- Project Runeberg -  A practical guide for Russian consular officers and all persons having relations with Russia /
157

(1916) Author: Alfons Heyking - Tema: Russia
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Р. v., Сн. vi. DECEASE OF RUSSIAN SUBJECTS ABROAD. 157

" right to administer the estate ; and that as he had applied for
" letters of administration and had thus submitted himself to the
" court, he should be required to give bond, and to conduct himself
" in other respects as would any other administrator." The decision
has since been published in the New York Law Journal of April 16
1906.

As regards estate left by Russian seamen deceased on board British
ships or in British territory, if such estate does not exceed fifty pounds,
it is handed over, in accordance with the terms of the declaration
concluded between Russia and Great Britain on the 9th August 1880,
to the Russian Consul-General in London without the formalities
generally required, in cases of death, by local law. This declaration
provides also that if a deceased Russian subject has served in the
Royal Navy of Great Britain, any moneys which may be payable
to him by the British Admiralty shall be dealt with according to the
law of Great Britain. The term " seaman" includes every person
(except masters and pilots) employed or engaged in any capacity on
board of any merchant ship, or who has been so employed or engaged
within six months before his death, and every person (not being a
commissioned, warrant, or subordinate officer, or assistant engineer)
borne on the books of, or forming part of the complement of, any
public ship of war. The term "estate" includes all "property,
wages due, money, and other effects" left by a deceased seaman
on board a ship. The term "Consul" includes Consul-General,
Consul, and Vice-Consul, and every person for the time being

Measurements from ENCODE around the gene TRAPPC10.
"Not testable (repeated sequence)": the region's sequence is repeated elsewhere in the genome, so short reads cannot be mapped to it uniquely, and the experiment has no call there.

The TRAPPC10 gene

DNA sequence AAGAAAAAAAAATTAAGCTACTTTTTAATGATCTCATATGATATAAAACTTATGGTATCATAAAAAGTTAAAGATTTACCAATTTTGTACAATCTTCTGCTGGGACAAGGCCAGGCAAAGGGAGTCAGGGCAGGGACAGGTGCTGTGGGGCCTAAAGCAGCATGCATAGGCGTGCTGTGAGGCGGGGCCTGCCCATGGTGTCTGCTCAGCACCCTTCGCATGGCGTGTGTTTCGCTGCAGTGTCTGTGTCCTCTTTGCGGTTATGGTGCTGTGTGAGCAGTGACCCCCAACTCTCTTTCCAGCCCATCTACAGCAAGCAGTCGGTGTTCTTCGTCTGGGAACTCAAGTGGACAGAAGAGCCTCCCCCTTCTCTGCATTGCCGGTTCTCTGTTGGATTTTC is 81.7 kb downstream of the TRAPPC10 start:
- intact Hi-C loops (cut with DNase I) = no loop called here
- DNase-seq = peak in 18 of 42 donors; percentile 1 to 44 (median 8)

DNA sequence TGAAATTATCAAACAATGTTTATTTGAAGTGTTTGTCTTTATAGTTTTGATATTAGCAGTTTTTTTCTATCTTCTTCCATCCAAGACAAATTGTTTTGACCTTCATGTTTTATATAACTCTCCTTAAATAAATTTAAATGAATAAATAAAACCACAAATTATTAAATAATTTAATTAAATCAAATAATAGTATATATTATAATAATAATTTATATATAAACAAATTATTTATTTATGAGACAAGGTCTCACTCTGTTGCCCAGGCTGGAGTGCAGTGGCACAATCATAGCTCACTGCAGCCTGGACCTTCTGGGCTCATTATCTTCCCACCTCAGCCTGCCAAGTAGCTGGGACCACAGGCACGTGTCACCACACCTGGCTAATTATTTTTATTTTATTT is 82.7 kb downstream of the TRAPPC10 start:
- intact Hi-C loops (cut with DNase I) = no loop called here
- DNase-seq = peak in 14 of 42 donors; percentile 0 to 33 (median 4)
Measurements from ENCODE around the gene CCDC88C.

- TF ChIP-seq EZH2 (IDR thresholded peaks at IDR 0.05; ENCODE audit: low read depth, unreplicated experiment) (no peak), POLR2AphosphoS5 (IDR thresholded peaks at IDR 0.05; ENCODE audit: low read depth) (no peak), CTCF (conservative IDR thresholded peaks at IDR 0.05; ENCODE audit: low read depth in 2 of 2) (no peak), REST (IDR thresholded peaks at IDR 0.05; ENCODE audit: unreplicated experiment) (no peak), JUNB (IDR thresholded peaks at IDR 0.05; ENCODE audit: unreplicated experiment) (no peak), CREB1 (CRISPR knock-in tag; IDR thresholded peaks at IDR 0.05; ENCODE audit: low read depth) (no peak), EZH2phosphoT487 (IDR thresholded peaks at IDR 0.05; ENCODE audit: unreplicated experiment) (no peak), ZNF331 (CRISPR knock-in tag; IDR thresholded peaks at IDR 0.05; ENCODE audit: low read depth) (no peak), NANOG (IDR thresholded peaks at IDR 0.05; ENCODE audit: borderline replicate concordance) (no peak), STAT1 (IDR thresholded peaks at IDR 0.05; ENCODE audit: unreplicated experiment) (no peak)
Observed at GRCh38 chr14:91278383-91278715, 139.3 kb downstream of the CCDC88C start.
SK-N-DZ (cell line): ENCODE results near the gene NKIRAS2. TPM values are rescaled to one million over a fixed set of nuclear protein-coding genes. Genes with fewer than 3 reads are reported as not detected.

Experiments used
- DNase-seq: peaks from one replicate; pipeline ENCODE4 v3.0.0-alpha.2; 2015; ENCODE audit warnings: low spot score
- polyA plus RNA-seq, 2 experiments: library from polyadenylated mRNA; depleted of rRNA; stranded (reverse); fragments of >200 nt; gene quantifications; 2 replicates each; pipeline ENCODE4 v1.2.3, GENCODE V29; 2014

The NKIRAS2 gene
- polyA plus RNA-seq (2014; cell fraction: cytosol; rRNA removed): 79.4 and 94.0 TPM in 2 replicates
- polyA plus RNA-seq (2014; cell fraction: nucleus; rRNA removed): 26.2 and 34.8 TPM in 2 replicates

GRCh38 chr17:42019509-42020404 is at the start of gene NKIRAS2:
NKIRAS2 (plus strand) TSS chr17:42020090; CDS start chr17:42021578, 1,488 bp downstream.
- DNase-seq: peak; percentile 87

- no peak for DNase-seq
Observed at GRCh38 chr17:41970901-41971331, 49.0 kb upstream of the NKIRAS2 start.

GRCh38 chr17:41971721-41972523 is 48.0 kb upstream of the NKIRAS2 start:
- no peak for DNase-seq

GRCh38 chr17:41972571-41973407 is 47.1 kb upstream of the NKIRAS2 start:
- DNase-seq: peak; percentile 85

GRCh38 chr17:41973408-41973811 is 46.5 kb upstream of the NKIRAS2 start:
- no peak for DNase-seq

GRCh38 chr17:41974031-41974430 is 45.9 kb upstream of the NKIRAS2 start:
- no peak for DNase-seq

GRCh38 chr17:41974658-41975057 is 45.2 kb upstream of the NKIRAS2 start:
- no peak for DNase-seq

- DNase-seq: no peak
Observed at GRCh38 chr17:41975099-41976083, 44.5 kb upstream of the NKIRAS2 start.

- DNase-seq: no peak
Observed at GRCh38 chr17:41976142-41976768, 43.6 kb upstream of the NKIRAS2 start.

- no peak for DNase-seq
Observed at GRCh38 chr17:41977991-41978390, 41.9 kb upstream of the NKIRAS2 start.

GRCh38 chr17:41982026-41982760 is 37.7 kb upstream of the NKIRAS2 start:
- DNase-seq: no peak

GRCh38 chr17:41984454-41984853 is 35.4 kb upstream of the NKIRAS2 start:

discharging the duties of Consul-General, Consul or Vice-Consul.

Russian Consular Officers in Great Britain are often called upon
to enquire fully upon the death of a Russian subject, and to find out
whether he left property. In order to make such researches Consular
Officers should address themselves to the Treasury Solicitor of the
Treasury Chambers at Whitehall, London, S.W.—also to the Solicitor
of the Duchy of Lancaster, Lancaster Place, Waterloo Bridge, W.C.,
also to the Solicitor to the Duchy of Cornwall, 10, Buckingham Gate,
S.W.—as it is possible that the deceased died within the jurisdiction
of one of these Duchies—and enquiry must also be made at the
Principal Probate Registry, Somerset House, W.C. To this latter authority
it is necessary to apply for letters for the administration of the estate
on Probate of will which belonged to deceased, and for all information
respecting wills.

In Canada authorities find it convenient to entrust to foreign
Consuls the duty of distributing articles and monies belonging to the
estate of their compatriots, deceased in Canada, and due to foreign
subjects residing out of Canada. Russian State Consuls are entitled to
give receipts which are regarded by Russian law as valid ; such officers
are authorised by Russian Consular Regulations to take charge of the
estates of Russian subjects deceased abroad, and to take over from
the local authorities or from private persons, articles and monies
forming part of such estates.1

1 Note verbale of Russian Ministry of Foreign Affairs of 28th August and
10th September 1915 to the British Embassy in London, No. 11,794, and of
British Embassy to the Russian Ministry of Foreign Affairs of 28th August and
10th September 1915.

§133.

Estate
left by
seamen.

Estate
left in
Great
Britain.

Canada.

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